Okay - I hang out with strong, inependent, successful, propertied people all the time - they're called "other men." We have a great time doing things together. About the only thing we don't do is have sex.

Now, if you show me a woman who is all that, but we can have sex together...well, that's the only really unique thing about her - I mjean, besides those things I can get anywhere else, if the only thing she brings to the table is sex...

sophonisba

I hang out with strong, inependent, successful, propertied people all the time - they're called "other men."

That would be great, for most people, but for you it must be hell, not being able to tell them apart. Really, you don't think of them as individuals at all? Weird. But hey, if it works for you.

We have a great time doing things together. About the only thing we don't do is have sex.

Now, if you show me a woman who is all that, but we can have sex together...well, that's the only really unique thing about her - I mjean, besides those things I can get anywhere else, if the only thing she brings to the table is sex...

So, not actually an admirer of the "late, great Bob Heinlein" after all, then. Got it.


mythago

I hang out with strong, inependent, successful, propertied people all the time - they're called "other men."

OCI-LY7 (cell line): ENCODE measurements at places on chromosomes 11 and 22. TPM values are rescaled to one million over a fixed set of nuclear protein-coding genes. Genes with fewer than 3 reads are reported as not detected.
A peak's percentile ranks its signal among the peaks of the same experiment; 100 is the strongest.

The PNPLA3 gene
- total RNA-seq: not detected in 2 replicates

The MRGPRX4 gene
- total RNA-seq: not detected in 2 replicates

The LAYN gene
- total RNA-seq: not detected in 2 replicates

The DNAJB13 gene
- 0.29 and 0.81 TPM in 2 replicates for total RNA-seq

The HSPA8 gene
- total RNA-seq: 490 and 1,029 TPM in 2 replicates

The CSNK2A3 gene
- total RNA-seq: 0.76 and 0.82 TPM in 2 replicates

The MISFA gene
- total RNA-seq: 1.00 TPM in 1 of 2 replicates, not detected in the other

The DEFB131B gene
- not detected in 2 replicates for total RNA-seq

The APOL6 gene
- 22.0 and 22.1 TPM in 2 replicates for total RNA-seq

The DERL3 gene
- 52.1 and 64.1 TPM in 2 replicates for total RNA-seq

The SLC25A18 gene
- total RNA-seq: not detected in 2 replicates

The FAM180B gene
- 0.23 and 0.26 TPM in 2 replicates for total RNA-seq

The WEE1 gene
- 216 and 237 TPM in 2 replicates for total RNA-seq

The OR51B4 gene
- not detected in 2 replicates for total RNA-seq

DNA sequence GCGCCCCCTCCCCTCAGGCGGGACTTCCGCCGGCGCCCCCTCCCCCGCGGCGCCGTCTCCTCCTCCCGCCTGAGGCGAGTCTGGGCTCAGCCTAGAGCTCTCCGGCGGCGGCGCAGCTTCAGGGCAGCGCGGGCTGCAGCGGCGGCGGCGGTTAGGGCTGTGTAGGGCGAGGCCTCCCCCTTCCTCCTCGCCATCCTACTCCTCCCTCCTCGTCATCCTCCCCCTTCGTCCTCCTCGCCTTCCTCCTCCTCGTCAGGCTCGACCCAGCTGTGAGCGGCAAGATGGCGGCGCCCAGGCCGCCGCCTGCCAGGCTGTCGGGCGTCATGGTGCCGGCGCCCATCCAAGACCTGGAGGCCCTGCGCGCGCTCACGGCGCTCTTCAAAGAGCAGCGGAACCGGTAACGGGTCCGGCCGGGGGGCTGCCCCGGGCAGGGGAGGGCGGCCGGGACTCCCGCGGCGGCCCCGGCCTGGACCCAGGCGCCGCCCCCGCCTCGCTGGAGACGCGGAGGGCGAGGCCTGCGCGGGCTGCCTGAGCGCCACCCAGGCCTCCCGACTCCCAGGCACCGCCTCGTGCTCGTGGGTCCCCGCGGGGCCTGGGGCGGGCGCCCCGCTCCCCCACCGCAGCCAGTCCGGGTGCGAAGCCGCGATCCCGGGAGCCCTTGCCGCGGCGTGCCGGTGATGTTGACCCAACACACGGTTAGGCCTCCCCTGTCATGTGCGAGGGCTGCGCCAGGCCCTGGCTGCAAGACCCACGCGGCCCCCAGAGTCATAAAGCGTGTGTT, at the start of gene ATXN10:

I think I've found the problem, Doctor.

Maureen Down is a feminist like I am the Queen of the Moon.

ballgame

Hugo: Though I admire some of what you do, this post reminds me of why I find certain religious approaches and certain strains of 'gender team-ism' abhorrent. The following sentences of yours crystalize what I find offensive:

In relationship with Christ and my brothers and sisters in Him, I can become the full and complete human being He wants me to be -- ambitious, brave, honorable, kind; a boxer and an earner and an adept changer of diapers and dispenser of hugs. It is not a woman's task to tame me or transform me -- it is something that I do with God, and for which He and I alone are fully responsible. My acculturation as a man, my testosterone, my Y chromosome -- none of these are obstacles to full and complete personhood.

Forgive me while I puke. Does God want women to be "boxers" too? Does God want women to be "ambitious" "earners"?